User ID:

Remember me
Lost password?

Sunday Serendipity
The Bourbon Revolution

By Stephen Eliot

I remember my first introduction to Single-Malt Scotch Whisky a good many decades ago. It was one of those genuinely eye-opening moments of discovery, and, over the subsequent years, I sipped and scribbled countless notes and found myself as enraptured with the complexities of the stuff almost as much as I was with fine wines. Bourbon and other American whiskeys, however, were in that era about as interesting as jug wines, and even though I recall the late Senator Barry Goldwater once commenting dreamy-eyed that then-President Richard Nixon had the “best damned Bourbon” he ever tasted, I never met one with which making an acquaintance was worthwhile - and I would like to believe that Republican politics was not a prerequisite to its enjoyment.

Well, as any fan of fine spirits knows very well, the world is a far different place now, and, in recent years, there has been as awakening in interest in fine American whiskey, Bourbon included, and there are myriad offerings of splendid, deeply-flavored, wonderfully involving examples to be had. Some regard Bourbon’s rise to respectability as a “renaissance “, but I am not sure that there is any golden age in the past that can lay claim to inspiring the new generation of new American whiskeys, but rather that there is a new, unprecedented demand for fine Bourbon quite unlike what has ever existed and that master distillers have finally found an audience and thus a market for what they do best. “Revolution”, it seems to me, would be the better word.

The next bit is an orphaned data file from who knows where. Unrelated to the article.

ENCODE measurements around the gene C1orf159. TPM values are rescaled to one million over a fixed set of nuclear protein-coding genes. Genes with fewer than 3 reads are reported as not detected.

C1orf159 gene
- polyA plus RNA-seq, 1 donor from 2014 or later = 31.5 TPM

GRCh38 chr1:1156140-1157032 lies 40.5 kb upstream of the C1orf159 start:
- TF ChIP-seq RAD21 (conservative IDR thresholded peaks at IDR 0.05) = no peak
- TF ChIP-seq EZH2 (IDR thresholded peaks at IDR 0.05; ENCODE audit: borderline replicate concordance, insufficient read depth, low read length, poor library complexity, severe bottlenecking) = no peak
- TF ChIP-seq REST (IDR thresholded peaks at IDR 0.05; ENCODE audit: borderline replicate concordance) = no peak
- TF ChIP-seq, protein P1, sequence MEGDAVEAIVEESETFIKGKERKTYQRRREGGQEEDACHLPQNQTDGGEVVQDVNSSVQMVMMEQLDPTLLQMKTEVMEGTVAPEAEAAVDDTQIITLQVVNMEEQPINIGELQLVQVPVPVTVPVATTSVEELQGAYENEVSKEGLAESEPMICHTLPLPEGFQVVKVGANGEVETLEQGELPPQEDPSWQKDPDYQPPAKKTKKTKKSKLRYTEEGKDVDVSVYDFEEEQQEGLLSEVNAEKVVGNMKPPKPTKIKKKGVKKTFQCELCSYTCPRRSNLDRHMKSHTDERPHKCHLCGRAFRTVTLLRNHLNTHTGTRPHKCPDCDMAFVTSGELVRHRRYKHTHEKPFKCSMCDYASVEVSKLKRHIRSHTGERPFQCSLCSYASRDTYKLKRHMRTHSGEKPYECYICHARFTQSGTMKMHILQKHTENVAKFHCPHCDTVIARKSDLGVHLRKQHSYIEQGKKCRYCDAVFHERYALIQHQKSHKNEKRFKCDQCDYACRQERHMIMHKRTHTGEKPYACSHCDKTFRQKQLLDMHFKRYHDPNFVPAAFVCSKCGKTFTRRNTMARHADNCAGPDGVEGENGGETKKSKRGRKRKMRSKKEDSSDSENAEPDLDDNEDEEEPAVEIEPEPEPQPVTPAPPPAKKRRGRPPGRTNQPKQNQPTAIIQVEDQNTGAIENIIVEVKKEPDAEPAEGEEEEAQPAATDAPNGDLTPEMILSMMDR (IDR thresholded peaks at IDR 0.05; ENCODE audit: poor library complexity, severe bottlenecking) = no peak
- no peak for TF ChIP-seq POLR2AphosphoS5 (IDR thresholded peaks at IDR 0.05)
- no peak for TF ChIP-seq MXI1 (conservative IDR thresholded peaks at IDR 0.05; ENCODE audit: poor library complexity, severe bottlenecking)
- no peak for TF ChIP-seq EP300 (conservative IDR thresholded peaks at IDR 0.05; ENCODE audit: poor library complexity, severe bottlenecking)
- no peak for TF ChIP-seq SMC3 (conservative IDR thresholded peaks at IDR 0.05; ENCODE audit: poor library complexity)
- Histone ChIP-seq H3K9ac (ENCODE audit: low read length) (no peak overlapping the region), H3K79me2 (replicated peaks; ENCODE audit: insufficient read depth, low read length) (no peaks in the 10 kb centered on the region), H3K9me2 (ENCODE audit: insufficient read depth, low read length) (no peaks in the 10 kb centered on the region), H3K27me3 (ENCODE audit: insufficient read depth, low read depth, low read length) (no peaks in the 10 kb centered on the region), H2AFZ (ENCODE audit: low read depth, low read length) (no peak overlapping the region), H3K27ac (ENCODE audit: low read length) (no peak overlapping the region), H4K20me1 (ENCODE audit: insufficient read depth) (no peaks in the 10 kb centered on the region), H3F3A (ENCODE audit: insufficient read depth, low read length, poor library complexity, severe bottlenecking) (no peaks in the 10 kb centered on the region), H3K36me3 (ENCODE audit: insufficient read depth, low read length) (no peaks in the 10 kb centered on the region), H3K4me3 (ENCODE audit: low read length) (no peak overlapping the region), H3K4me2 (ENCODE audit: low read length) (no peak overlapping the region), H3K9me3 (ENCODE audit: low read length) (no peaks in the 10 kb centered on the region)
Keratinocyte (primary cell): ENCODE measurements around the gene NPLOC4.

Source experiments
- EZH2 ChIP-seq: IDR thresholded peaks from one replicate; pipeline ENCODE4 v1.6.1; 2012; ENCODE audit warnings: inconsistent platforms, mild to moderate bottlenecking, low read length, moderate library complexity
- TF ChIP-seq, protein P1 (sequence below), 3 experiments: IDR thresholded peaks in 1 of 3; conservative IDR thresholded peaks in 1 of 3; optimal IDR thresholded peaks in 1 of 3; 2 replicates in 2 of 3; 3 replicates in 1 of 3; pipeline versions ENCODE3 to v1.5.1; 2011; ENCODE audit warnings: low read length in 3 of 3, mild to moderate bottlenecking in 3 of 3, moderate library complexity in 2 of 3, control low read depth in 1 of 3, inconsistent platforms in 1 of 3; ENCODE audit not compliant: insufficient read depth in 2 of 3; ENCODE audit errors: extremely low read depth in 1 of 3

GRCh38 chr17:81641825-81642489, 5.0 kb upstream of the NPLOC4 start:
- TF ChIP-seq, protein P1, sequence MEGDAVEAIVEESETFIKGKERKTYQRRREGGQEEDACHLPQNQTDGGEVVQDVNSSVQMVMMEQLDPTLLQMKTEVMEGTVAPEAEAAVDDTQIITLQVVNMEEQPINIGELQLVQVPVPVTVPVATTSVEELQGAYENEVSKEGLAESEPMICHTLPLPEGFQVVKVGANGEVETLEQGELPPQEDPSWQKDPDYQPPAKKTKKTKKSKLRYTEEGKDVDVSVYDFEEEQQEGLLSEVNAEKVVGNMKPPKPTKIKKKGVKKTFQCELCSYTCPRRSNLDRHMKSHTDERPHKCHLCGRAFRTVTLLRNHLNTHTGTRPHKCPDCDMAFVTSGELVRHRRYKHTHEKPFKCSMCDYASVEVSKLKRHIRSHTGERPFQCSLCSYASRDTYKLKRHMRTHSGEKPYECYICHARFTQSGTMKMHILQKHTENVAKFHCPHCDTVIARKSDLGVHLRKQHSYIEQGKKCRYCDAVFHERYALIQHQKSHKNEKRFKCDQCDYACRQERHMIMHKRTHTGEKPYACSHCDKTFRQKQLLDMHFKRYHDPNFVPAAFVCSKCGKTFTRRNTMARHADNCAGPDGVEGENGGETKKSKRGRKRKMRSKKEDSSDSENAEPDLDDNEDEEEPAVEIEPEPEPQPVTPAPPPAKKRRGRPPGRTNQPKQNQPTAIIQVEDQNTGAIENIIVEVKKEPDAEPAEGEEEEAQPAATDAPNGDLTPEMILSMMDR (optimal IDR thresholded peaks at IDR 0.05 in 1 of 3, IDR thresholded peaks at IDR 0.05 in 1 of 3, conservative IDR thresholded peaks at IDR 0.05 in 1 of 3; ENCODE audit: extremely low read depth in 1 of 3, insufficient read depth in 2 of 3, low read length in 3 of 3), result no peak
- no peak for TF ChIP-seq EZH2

Among my personal heroes when talking about Bourbon, the father-son team of Parker and Craig Beam at Heaven Hill Distillery in Bardstown, Kentucky make some of the finest examples of this patently American tipple to be had. Their best, as is typically the case with other accomplished Bourbon producers, are single-barrel bottlings that have been given lengthy aging and individually selected for bottling. Their Elijah Craig 18 Year Old Single Barrel ranks among those Bourbons that I reserve for very special occasions (or particularly difficult days), but today I would like to give a special nod to their Vintage 2000 Single-Barrel offering under the Evan Williams label. Its combination of complexity, concentration, enveloping smoothness and remarkable balance adds up to the kind of late-evening sipper that, much like the most memorable wines, is the catalyst to contemplation and imagination, and its $26.00 price tag makes it an indulgence that comes without guilt. It is the kind of spirit that wants drinking neat, yet, when married in a three-to-one mix with Carpano Antica Vermouth and a couple of dashes of Fee Brothers Barrel-Aged Bitters, it will make a Manhattan that lifts a classic cocktail to new heights.

Leave a comment below, but please limit your comments to 1,200 characters or less. We find it helpful to make a copy of our comments to be sure that they fit. In that way, you can edit them if they run long.

(Please note: your e-mail address will not be visible after posting)



Note: Refresh your browser to see your latest comments.

Having technical problems with the comment system? Click here.